Secondary

Maths

Stock Market Challenge gives students the opportunity to apply and develop their understanding of mathematics and their reasoning skills in a practical activity.  It demonstrates how numbers function in a real world context.  The game data can be automatically exported to Excel to allow graphical or tabular analysis.

Bringing maths to life

Stock Market Challenge gives students the opportunity to develop their knowledge and understanding of mathematics in an immersive, group activity.

Players experience directly how numbers can be used to represent complex patterns of behaviour e.g. how the actions of individual companies and investors can be tracked and summarised by a set of share price data and how this data can be interpreted.

Practical skills

Stock Market Challenge enables a teacher to present the “applications, implications and critical understanding associated with making maths relevant” in an accessible way. It makes the key processes of representing, analysing and interpreting maths in the real world accessible and immediate.  It provides an environment where practical numeracy skills can be used and developed.

Aspects of the curriculum

Students will learn how to:

  • understand and manage money
  • reason with numbers
  • communicate mathematical information.

 The specific tasks they will complete include:

  • managing a portfolio of shares,
  • calculating profit and loss,
  • analysing percentage gains and losses,
  • analysing game data.

Progression

Stock Market Challenge is a valuable tool at all stages of education and provides a useful bridging activity between KS3 and KS4. 

At Key Stage 3 we recommend introducing students to the Trading Floor version, which is much more accessible for first time players, younger students and lower-ability students. It meets the requirements of the KS3 Maths Curriculum by offering an opportunity for practical work in which they draw inferences from data and in demonstrating how statistics are used in real life to make informed decisions.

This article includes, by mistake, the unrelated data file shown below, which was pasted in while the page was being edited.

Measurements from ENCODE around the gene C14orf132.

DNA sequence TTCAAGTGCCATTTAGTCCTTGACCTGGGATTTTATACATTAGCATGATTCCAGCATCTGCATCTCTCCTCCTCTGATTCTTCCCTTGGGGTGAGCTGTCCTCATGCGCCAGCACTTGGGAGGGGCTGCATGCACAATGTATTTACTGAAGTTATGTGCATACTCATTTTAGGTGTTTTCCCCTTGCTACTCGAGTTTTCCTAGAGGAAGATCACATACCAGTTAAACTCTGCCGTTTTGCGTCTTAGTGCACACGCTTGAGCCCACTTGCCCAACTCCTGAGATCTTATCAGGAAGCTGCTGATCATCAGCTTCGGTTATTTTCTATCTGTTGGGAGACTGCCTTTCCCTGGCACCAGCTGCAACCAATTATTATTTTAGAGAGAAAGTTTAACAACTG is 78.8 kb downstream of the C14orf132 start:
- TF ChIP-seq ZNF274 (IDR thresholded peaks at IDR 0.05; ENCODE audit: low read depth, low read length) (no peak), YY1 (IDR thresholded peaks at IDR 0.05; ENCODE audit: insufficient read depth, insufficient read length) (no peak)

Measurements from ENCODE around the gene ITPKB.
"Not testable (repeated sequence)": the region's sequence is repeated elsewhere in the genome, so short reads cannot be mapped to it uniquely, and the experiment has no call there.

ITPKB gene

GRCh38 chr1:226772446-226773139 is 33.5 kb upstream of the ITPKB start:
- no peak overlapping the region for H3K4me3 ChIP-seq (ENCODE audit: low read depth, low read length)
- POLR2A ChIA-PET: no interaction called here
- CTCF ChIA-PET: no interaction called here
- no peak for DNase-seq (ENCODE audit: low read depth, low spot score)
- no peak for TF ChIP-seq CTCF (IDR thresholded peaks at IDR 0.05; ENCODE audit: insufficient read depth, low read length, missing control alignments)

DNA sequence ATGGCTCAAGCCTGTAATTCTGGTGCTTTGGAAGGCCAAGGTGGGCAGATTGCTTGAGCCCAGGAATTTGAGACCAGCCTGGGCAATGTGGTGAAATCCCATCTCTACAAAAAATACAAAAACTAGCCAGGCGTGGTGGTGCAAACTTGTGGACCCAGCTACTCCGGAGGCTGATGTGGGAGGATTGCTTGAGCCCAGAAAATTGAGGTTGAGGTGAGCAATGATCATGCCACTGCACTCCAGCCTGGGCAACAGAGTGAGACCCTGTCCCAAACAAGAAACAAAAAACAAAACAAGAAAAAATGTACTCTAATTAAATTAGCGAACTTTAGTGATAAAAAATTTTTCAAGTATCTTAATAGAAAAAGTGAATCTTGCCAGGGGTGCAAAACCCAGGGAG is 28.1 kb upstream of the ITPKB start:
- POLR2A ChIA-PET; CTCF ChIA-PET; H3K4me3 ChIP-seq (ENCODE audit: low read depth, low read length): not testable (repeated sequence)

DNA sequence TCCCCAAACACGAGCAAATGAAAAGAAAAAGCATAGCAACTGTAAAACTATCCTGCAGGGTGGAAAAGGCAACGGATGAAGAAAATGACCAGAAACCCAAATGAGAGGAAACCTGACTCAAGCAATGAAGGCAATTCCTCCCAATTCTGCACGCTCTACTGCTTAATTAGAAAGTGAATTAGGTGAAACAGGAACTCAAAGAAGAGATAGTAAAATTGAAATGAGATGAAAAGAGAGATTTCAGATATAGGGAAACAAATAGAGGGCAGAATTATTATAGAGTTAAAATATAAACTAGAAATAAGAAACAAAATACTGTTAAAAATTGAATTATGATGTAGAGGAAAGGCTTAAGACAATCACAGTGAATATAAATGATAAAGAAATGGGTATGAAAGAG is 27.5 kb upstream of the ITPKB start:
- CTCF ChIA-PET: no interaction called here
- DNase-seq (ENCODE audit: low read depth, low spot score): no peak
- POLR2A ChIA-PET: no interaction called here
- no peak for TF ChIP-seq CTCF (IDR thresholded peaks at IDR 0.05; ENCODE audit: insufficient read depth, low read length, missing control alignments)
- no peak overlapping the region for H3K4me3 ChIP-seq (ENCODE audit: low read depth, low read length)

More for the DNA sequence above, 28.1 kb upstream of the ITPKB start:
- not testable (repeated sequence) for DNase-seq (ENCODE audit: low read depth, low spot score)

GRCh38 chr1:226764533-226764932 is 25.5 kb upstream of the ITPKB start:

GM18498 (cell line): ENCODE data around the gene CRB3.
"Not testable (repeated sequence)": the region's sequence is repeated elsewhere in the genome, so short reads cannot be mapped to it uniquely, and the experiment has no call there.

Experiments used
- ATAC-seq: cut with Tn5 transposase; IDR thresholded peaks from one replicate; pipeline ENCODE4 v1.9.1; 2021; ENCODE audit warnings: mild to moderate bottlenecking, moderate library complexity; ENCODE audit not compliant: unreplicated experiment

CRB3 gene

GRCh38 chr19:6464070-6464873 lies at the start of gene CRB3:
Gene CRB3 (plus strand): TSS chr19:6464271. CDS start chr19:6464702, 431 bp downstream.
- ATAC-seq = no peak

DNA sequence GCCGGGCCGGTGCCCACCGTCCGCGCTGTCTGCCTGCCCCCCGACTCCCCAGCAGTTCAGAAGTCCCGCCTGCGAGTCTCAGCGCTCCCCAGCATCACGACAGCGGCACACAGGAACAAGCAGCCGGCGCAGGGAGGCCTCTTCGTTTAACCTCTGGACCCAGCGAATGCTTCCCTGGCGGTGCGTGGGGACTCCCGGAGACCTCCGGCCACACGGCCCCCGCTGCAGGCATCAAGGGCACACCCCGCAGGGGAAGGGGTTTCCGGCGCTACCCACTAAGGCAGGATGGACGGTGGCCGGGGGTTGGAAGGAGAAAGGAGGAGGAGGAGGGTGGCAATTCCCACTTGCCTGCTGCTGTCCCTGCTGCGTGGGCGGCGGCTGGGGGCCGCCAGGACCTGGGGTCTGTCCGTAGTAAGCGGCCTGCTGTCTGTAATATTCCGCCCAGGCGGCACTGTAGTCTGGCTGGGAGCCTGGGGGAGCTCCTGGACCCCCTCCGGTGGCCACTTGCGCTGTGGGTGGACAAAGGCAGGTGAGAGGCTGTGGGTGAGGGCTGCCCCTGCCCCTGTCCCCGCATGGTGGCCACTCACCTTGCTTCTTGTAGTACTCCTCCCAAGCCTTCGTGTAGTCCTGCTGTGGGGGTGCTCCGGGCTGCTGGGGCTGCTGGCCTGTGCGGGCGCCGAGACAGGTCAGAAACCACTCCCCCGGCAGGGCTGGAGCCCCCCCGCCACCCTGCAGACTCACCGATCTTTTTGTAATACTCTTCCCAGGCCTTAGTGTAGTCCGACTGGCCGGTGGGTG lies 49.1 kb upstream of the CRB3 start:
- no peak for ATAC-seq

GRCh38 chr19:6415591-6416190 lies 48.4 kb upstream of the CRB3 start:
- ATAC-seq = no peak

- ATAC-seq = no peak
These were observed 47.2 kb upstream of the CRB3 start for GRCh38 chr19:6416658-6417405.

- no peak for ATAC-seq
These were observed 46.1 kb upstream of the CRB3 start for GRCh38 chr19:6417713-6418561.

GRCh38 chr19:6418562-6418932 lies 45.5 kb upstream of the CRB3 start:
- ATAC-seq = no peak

Beyond the resource

Both within the game and in follow-up exercises students will explore, discuss, and learn to talk about their methods and explain their reasoning.

Students could be asked to present the game data in graph, diagram or chart form, or to track the variation of a share price or of an entire portfolio over the course of a trading day. They could be asked to reporting in words, numbers and graphs to an imaginary investor on the performance of the fund managed during the week’s trading.

The game data can be automatically exported to Excel to allow graphical or tabular analysis. Students can construct financial statements using tables and graphs e.g. the amount invested each day; the profit/loss on each day’s trading; the percentage gains/losses each trading day and/or week.

Download the file: Learning Opportunities - Maths

Testimonial videos:

Stephen Dodds, Maths
Calderglen High School

Judith Lloyd-Williams, Headteacher
West Road Primary, Doncaster

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"Used across a range of subjects and qualifications and in employability skills development, Global Investor is an invaluable asset for the college. It delivers focused, experiential learning in a stimulating way."

Robert Walford, Curriculum Manager, Deeside College

"Dealing Room gave my students an opportunity to apply their Maths skills in a practical situation and to see the importance of team work."

Kate Pettifer, Economics Teacher, Merchiston Castle School

“The hall was a hive of activity as students watched the screens with nervous anticipation. Cries of joy and pain could be heard throughout the college as share prices rose and fell. This was a fantastic challenge.”

Ralph Plummer, Assistant Head, Business & Enterprise, St. Joseph's Catholic College, Swindon

“I am very thankful for the opportunity to participate in Stock Market Challenge. I feel I have had a very important experience and the skills that I gained taking part in the challenge will stick with me and help me in the future when I enter the world of work.” 

Kevin Campbell, Pupil, St. Joseph’s Boys’ School

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